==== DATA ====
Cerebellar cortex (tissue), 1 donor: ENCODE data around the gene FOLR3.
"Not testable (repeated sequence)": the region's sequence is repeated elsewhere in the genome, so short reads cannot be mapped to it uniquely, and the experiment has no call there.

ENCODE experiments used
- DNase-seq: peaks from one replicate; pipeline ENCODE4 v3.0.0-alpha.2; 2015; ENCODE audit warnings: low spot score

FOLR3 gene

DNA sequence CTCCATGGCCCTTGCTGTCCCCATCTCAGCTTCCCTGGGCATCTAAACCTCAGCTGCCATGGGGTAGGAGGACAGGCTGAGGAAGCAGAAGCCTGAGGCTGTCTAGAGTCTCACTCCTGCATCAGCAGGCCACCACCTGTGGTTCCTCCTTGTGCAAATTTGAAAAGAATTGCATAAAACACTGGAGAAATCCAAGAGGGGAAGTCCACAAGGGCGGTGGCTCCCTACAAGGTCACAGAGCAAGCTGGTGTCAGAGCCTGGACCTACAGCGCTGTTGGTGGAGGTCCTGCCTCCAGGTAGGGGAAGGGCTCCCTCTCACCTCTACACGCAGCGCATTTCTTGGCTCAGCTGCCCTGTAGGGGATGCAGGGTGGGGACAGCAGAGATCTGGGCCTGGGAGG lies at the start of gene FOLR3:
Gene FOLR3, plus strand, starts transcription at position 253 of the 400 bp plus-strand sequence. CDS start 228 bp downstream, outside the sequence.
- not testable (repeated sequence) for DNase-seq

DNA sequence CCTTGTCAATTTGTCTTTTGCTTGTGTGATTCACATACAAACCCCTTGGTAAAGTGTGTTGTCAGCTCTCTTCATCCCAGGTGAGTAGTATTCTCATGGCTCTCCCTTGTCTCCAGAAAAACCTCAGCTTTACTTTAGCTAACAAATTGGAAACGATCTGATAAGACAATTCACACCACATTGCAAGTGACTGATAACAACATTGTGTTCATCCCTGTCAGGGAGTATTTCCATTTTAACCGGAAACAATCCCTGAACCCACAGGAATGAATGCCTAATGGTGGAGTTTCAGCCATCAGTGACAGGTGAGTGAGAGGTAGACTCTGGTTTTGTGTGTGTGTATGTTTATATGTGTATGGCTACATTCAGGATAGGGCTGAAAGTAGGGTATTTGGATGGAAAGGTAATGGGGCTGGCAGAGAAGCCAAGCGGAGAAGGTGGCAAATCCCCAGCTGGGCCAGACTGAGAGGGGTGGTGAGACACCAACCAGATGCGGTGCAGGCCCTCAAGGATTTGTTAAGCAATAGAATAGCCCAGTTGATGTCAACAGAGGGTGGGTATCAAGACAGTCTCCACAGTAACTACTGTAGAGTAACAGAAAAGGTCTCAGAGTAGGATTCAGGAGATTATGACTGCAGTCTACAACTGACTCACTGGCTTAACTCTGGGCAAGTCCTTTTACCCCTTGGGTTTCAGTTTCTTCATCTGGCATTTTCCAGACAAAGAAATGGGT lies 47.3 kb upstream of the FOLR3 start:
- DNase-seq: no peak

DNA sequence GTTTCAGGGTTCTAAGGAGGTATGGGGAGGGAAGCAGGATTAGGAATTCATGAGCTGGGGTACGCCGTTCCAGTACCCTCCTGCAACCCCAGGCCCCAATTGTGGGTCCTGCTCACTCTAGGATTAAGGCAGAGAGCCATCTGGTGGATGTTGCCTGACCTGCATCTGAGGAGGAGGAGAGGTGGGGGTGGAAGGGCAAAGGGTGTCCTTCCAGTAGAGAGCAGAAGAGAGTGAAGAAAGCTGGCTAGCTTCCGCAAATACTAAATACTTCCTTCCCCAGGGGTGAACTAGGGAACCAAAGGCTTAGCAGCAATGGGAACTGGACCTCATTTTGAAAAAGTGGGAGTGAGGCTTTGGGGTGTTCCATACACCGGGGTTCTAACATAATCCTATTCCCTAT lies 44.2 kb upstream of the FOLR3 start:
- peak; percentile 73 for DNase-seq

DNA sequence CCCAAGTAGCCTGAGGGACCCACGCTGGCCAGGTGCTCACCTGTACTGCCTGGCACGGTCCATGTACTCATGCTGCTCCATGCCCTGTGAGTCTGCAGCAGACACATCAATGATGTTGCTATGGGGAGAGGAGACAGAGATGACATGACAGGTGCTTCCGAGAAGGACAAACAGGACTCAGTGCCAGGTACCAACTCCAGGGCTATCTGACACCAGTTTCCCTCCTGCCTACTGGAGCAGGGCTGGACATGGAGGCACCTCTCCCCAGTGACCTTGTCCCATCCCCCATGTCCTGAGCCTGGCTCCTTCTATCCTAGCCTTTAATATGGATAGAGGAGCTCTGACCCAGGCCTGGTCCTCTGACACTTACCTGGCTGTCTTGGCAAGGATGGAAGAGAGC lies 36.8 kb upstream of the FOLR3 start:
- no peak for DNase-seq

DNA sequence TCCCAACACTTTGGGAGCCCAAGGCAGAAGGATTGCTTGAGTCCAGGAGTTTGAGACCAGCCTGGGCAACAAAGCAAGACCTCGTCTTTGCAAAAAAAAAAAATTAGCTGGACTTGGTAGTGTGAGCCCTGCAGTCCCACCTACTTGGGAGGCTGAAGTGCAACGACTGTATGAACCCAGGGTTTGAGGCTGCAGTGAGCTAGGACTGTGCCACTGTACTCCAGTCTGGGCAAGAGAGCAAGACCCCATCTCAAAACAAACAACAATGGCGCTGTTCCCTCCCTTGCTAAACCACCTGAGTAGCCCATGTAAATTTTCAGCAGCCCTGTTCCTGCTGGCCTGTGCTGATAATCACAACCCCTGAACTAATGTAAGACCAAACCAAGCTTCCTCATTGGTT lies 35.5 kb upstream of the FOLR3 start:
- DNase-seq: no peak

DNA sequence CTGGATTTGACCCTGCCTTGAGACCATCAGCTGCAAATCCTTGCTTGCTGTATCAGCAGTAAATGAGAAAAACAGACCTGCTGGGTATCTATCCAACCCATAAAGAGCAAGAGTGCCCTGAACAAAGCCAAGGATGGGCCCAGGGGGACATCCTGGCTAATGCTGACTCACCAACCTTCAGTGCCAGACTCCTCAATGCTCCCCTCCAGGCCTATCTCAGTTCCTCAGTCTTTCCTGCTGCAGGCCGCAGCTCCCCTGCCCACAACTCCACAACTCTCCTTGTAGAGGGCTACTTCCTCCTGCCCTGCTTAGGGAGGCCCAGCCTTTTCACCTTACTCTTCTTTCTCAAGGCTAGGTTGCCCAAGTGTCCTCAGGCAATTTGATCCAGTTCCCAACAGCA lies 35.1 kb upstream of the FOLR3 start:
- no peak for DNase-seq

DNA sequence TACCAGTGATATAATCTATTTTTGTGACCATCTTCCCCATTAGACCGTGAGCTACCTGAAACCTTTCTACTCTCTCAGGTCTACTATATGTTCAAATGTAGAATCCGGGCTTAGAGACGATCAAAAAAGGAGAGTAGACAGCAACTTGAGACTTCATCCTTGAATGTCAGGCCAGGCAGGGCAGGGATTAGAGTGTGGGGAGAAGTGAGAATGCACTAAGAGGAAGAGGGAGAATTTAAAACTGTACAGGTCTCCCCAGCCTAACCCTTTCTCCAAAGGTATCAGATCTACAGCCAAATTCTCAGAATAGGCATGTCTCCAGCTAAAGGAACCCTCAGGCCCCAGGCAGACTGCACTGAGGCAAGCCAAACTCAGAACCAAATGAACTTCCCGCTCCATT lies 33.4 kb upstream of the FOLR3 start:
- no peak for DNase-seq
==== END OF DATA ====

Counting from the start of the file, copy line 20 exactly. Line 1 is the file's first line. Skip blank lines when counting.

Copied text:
- no peak for DNase-seq